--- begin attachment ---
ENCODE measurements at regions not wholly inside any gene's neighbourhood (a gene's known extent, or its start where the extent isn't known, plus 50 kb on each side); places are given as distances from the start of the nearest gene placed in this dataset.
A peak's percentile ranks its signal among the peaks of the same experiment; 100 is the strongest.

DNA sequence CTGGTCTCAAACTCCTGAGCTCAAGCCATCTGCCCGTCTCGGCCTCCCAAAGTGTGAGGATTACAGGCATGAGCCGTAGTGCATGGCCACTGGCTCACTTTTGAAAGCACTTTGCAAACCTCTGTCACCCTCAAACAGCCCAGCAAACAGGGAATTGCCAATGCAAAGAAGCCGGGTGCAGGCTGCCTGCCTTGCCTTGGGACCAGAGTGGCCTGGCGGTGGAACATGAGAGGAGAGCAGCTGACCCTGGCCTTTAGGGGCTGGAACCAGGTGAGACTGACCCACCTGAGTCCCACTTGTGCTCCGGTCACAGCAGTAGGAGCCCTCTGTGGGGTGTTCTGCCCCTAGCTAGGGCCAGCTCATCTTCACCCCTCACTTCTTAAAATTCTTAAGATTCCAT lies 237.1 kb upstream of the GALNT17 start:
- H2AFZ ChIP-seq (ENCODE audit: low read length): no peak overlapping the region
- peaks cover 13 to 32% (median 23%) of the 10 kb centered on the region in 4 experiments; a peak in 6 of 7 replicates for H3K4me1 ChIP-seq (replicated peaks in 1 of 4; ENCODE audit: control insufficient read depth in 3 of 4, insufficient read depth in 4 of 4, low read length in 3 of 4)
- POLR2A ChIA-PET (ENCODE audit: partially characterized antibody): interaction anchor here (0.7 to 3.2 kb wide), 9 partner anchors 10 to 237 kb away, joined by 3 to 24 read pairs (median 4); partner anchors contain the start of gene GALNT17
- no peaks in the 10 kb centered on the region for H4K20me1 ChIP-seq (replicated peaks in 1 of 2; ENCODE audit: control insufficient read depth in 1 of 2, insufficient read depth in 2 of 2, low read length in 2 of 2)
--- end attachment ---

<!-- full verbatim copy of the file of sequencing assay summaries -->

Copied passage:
ENCODE measurements at regions not wholly inside any gene's neighbourhood (a gene's known extent, or its start where the extent isn't known, plus 50 kb on each side); places are given as distances from the start of the nearest gene placed in this dataset.
A peak's percentile ranks its signal among the peaks of the same experiment; 100 is the strongest.

DNA sequence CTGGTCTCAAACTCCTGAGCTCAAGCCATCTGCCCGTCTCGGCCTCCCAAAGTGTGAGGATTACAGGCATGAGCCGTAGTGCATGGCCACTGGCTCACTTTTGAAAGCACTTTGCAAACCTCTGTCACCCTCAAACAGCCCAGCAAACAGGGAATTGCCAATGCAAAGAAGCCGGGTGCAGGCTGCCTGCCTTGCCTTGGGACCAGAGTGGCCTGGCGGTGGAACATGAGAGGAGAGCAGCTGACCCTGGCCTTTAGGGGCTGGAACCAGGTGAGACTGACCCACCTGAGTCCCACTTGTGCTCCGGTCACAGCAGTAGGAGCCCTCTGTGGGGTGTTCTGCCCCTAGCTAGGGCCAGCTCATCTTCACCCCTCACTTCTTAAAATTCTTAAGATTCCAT lies 237.1 kb upstream of the GALNT17 start:
- H2AFZ ChIP-seq (ENCODE audit: low read length): no peak overlapping the region
- peaks cover 13 to 32% (median 23%) of the 10 kb centered on the region in 4 experiments; a peak in 6 of 7 replicates for H3K4me1 ChIP-seq (replicated peaks in 1 of 4; ENCODE audit: control insufficient read depth in 3 of 4, insufficient read depth in 4 of 4, low read length in 3 of 4)
- POLR2A ChIA-PET (ENCODE audit: partially characterized antibody): interaction anchor here (0.7 to 3.2 kb wide), 9 partner anchors 10 to 237 kb away, joined by 3 to 24 read pairs (median 4); partner anchors contain the start of gene GALNT17
- no peaks in the 10 kb centered on the region for H4K20me1 ChIP-seq (replicated peaks in 1 of 2; ENCODE audit: control insufficient read depth in 1 of 2, insufficient read depth in 2 of 2, low read length in 2 of 2)